FAIRFAX, Va. – National Rifle Association-backed legislation has been signed into law that enhances the right of self-defense for law-abiding Montanans. House Bill 228 was passed out of the House with a vote of 85-14 and the Senate 40-10.
"The overriding principle embodied in House Bill 228 is that self-defense is a fundamental right and this new law will reinforce that right," said Chris W. Cox, NRA’s chief lobbyist. “Law-abiding citizens should be afforded every opportunity to defend themselves and their loved ones and they should not be treated like criminals if they choose to exercise this important right."
House Bill 228 is a broad piece of legislation that provides a number of specific protections for law-abiding citizens. This new law clarifies the ability of law-abiding citizens to carry a firearm in plain view and to present the firearm for defensive purposes when threatened. Additionally, the law puts clearly into statute existing Montana case law providing that, when threatened, a law-abiding citizen has no duty to retreat if the person is in any place he or she has a legal right to be. Other provisions include expanding existing law to allow the use of force in defense of an occupied structure and preventing landlords and hotel operators from restricting self-defense rights.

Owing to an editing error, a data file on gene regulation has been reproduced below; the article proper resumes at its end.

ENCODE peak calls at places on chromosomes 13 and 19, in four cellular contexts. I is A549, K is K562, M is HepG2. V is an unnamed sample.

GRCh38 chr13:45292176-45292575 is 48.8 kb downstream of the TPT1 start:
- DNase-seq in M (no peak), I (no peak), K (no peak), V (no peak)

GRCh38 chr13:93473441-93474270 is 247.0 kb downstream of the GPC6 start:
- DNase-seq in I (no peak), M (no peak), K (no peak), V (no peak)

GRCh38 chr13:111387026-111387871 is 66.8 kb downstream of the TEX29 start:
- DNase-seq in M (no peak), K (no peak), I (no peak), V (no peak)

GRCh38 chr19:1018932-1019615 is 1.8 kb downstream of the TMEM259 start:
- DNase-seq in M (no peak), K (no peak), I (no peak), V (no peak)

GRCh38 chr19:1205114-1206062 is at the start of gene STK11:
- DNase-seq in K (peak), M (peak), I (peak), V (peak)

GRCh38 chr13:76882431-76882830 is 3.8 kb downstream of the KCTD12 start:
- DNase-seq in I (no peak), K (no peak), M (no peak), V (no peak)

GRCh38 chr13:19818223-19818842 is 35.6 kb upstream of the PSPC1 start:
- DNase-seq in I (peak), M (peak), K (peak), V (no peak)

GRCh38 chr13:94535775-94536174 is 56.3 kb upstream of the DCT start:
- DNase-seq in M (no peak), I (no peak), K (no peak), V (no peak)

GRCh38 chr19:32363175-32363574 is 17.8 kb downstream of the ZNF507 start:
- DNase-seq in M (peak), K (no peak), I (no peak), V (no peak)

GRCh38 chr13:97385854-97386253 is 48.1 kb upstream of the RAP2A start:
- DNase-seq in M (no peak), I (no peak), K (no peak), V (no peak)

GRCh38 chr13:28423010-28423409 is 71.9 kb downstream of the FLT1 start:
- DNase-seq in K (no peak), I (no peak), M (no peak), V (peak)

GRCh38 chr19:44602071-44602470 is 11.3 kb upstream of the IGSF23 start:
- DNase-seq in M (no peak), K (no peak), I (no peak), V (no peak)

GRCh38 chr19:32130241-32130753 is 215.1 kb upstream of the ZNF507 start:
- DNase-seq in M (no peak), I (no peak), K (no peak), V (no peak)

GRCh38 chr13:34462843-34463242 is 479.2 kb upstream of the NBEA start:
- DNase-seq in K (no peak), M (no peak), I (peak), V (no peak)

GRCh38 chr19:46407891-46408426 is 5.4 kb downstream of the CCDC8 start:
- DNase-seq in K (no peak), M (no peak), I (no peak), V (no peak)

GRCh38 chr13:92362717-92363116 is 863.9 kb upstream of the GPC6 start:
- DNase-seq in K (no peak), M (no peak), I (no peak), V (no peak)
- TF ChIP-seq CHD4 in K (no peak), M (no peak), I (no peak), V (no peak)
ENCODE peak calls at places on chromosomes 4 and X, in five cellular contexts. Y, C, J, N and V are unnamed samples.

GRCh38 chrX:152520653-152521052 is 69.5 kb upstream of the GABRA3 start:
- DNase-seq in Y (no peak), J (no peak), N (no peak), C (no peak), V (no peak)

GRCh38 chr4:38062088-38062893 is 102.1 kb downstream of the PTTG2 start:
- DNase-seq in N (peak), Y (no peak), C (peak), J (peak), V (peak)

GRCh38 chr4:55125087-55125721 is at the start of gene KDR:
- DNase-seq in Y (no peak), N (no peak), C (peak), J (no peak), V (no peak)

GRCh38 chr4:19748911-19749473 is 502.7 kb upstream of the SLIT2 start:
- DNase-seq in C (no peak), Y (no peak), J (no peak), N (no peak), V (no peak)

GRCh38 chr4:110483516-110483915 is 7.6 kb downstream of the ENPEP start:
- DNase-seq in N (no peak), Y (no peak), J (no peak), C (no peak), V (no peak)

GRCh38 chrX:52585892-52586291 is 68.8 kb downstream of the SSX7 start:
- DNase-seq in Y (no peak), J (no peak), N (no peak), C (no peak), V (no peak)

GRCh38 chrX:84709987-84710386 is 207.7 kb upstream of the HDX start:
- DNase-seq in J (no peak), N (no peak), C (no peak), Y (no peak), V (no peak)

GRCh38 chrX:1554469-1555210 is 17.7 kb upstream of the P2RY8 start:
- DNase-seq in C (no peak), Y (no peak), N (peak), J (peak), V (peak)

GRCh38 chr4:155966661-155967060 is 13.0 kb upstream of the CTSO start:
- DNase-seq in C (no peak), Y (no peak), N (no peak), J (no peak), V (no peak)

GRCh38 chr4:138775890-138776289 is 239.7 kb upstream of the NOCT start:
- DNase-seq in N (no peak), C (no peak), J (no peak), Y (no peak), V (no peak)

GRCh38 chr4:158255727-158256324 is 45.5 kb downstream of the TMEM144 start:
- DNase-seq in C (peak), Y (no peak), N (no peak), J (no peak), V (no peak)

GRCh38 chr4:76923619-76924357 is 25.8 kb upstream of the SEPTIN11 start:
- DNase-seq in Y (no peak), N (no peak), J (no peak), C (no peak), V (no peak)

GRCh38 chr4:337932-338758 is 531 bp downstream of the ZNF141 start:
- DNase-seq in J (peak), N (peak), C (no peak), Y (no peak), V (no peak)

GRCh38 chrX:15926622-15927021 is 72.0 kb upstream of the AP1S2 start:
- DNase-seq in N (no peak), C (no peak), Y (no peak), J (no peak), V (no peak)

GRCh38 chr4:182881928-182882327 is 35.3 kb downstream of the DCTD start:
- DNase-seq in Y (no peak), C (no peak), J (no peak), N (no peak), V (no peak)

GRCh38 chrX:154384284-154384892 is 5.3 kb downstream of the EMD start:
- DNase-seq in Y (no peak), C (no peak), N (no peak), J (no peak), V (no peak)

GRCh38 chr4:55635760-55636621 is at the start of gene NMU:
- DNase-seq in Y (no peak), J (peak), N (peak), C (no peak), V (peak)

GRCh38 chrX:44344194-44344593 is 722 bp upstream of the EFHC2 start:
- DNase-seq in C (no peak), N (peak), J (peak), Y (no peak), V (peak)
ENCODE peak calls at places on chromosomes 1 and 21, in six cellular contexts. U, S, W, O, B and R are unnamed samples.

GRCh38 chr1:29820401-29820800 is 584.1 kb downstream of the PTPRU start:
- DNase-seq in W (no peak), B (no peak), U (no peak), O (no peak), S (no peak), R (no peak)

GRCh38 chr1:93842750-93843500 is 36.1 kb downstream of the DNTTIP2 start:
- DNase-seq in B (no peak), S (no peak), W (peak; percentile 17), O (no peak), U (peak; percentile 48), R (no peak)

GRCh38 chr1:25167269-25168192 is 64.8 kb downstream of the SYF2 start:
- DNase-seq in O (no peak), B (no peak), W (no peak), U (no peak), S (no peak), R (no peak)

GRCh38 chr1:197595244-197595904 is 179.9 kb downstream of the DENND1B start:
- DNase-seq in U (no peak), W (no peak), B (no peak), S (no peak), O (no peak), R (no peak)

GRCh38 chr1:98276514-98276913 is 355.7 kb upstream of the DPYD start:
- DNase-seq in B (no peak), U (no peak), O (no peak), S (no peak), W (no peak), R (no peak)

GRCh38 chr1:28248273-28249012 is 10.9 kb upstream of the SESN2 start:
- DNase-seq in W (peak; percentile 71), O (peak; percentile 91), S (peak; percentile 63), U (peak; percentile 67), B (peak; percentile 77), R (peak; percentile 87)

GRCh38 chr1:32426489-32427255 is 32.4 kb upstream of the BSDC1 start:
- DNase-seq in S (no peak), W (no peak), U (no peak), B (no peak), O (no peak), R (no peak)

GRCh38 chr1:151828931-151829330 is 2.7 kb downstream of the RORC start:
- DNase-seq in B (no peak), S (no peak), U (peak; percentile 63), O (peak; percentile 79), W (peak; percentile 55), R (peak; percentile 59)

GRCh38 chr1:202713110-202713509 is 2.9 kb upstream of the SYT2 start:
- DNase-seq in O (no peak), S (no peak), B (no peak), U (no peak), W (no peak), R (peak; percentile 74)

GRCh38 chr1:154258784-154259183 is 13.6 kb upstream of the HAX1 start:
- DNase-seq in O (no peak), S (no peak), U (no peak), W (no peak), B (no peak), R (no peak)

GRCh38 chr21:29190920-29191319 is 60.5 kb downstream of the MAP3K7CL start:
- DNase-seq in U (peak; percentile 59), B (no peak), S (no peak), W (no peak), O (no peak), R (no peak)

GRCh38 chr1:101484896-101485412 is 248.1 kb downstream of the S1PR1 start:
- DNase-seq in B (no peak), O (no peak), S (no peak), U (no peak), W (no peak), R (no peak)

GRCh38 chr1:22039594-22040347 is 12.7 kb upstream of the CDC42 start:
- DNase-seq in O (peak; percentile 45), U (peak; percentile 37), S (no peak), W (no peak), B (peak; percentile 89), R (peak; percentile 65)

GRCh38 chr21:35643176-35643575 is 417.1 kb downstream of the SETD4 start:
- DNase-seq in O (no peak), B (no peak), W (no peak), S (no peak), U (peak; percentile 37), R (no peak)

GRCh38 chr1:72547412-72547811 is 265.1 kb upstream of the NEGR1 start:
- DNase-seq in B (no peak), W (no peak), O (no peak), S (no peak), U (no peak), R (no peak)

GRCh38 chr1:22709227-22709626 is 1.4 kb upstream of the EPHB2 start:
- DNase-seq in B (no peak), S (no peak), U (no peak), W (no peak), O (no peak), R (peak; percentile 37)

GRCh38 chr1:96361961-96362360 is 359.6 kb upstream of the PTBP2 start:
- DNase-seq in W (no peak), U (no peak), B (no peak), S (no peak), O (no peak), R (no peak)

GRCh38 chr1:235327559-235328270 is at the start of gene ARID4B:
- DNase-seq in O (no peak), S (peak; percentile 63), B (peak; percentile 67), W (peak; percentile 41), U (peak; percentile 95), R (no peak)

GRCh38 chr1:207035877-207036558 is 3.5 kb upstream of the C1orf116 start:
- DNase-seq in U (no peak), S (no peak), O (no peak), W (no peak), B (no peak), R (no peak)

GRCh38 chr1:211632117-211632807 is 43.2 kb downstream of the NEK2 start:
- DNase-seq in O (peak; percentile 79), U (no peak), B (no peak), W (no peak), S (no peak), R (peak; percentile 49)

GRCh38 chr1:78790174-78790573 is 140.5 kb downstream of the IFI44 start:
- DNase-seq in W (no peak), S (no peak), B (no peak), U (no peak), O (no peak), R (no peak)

“A second fundamental principal reflected in the language of House Bill 228 is the concept that a person is innocent until proven guilty,” added Cox.
HB 228 is a victims rights measure that further places the burden of the judicial system on the criminal. Any individual who acts in self-defense, and is able to prove that he or she acted in self-defense, will now be able to shift the burden of proving the absence of justification to the prosecution.
“This bill received overwhelming bipartisan support and NRA would like to thank Governor Schweitzer for signing the bill. Also to be commended are the efforts of lead sponsors, State Representative Krayton Kerns (R-58) and State Representative Deborah Kottel (D-20), for their continued support of the Second Amendment. The Montana Shooting Sports Association and Gary Marbut also played an instrumental role in this effort,” concluded Cox.